Thanks to her cofounding of digital-media company iVillage in 1995 and stints on the leadership teams at Sesame Workshop, AOL, Johnson & Johnson, and Sherpa Capital, Tina Sharkey has an extensive network—so much so that venture capitalist Aileen Lee is one of her best friends. After a lunch in 2014 with serial entrepreneur Ido Leffler, which involved a ton of brainstorming about severely broken industries (consumer packaged goods) and how they could fix them (a combination of commerce, community, content, and context), Sharkey and Leffler mapped out their concept for a transparent e-commerce brand, ironically called Brandless, that sold everyday essentials with clean ingredients at accessible prices—catnip for millennials. Then they told a few friends they were thinking about building it as a business. “Aileen said, ‘OK, you had me at thinking,’” Sharkey says. And Jeff Brody, a friend and partner at Redpoint Ventures, texted her, “You’re thinking about starting something? I’m on my way.” In 2016, he led the company’s seed round, which closed at $3.2 million.

Sharkey wasn’t expecting her role at Brandless to be fulltime; she envisioned more of an advisory seat so she would have time to be present in her sons’ lives. (Her youngest was going into his freshman year of high school, and her oldest was applying to college.) At family dinner one night, she told her sons she had interviewed great candidates to be CEO of Brandless. “They said, ‘Why would you be interviewing a CEO for Brandless? That would be like having someone else raise us. Brandless is your baby.’”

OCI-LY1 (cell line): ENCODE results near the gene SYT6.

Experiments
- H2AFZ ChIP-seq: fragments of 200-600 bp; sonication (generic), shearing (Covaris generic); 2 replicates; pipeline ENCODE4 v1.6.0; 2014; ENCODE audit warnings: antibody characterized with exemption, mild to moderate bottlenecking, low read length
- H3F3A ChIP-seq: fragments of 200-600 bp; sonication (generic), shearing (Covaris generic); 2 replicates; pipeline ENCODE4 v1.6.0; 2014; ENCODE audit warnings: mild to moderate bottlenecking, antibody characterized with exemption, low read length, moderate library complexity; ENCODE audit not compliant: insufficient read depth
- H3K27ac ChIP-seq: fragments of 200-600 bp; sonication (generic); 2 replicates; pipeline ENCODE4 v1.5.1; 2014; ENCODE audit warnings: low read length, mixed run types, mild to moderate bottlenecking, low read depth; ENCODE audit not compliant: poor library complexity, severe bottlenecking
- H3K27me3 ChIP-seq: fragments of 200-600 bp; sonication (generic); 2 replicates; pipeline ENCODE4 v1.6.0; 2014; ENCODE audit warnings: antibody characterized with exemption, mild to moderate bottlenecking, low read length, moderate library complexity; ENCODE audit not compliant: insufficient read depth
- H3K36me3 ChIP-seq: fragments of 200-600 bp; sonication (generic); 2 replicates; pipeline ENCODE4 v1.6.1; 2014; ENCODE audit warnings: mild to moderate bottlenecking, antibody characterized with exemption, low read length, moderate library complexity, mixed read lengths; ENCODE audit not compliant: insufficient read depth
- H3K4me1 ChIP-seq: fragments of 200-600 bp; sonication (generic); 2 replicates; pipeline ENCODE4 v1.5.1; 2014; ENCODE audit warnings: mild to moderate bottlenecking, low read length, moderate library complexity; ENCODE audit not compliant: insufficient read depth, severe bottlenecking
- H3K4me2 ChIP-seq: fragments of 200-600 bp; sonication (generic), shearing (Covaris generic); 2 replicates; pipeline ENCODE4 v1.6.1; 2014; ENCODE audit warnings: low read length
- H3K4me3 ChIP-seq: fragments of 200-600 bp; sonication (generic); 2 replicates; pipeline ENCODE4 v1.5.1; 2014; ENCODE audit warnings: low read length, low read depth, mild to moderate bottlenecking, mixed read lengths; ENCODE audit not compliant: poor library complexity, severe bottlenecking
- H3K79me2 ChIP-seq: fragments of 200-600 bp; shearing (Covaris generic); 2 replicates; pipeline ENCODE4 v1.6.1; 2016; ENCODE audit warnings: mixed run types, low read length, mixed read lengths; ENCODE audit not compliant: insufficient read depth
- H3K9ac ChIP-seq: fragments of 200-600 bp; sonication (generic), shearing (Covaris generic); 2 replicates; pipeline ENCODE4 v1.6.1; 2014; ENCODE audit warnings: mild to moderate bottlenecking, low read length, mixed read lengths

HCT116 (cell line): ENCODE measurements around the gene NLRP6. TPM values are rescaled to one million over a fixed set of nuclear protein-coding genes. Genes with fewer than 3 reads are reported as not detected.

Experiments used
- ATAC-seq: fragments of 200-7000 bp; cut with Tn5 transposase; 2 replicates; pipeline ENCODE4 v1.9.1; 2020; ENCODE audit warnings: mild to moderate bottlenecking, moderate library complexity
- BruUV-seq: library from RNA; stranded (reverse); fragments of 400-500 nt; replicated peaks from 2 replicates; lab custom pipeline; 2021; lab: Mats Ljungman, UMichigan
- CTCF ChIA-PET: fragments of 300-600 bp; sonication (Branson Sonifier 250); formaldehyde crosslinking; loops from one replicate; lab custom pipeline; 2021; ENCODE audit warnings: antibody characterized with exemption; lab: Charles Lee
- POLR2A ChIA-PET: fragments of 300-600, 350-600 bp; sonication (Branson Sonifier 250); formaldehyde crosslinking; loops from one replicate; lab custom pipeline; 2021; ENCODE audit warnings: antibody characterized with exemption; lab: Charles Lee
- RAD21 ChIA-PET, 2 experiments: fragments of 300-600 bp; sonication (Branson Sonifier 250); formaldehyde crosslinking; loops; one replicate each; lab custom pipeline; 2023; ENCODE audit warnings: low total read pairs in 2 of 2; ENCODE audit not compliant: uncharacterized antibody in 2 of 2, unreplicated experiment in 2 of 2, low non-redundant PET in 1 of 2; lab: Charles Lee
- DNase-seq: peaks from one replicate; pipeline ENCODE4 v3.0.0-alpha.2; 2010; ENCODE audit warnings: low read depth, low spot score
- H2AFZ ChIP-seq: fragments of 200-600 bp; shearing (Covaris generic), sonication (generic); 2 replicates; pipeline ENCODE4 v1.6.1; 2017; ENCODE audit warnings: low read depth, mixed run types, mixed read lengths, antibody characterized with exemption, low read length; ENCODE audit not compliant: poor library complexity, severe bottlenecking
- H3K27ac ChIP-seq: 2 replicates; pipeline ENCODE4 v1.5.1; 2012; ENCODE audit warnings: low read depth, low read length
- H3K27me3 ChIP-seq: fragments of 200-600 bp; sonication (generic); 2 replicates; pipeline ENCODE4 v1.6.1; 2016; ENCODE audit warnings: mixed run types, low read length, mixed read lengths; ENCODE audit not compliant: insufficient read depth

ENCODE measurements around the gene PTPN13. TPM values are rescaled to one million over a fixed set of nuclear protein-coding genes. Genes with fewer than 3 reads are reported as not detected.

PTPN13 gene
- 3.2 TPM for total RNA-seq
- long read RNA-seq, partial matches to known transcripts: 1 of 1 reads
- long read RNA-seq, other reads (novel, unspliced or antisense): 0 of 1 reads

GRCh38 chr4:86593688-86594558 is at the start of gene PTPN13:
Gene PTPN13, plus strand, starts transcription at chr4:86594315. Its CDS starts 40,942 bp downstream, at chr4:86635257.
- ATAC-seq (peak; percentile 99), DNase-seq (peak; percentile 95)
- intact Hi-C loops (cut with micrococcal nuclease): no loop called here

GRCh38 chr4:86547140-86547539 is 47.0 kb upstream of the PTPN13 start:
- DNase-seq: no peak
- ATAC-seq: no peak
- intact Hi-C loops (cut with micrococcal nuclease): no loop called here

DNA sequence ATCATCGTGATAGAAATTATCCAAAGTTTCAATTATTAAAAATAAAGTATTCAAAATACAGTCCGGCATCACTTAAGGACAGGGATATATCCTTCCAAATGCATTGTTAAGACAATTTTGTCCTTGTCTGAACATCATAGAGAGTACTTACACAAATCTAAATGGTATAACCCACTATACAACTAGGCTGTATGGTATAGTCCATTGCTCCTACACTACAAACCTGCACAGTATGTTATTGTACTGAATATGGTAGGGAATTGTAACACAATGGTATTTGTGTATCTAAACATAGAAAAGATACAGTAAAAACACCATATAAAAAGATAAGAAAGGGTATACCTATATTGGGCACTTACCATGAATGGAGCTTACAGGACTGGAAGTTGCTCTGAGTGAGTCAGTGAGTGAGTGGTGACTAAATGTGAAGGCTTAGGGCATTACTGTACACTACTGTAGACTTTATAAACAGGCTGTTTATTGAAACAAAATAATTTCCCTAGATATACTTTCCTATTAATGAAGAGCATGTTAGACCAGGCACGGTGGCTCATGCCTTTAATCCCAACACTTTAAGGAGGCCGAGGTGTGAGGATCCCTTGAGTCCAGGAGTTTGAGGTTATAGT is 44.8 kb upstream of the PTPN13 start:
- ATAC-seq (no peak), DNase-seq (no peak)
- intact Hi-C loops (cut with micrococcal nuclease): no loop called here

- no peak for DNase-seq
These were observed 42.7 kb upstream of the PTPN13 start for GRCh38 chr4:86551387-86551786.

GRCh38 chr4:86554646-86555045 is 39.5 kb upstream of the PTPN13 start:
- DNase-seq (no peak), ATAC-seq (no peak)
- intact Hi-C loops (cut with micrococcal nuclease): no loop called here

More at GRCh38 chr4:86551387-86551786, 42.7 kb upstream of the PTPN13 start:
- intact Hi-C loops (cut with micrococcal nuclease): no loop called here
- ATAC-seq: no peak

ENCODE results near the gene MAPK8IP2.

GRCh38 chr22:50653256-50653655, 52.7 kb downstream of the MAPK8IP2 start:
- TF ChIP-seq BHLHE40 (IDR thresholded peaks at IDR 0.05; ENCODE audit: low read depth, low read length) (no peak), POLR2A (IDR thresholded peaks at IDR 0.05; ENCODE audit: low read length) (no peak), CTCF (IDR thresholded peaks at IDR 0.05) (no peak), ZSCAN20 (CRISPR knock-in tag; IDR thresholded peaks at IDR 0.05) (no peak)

She took the job in 2014, and she’s since amped up the company’s messaging on community and wellness. The initial goal with Brandless was to make everyday products “better for everyone,” she explains, and the company has done that by selling everything from organic extra-virgin olive oil to bathroom tissue made from sugarcane and bamboo grass to stainless-steel kitchen knives at a flat rate of $3 each. “We embraced the seismic shift of an entire new generation that wants something different than their parents’ generation,” Sharkey says. In May, Brandless launched its first-ever popup shop in L.A., with a full program featuring panels with titles like “Vegan Women of Color” and “Using Your Platform for Social Good.” And, to stay on top of customer wants, Brandless relies on feedback via its social channels to fuel its product planning. That unique combination helped the company close a $35 million round of funding in December. “If we want to see the world reflect the values and the change we want to make,” says Sharkey, “it’s incumbent upon us to make those changes.”

The Pacifist

Pamela Elizabeth, Cofounder, Blossom Restaurant

Pamela Elizabeth hasn’t eaten meat in two decades.
Alex Etling/ Courtesy of Subject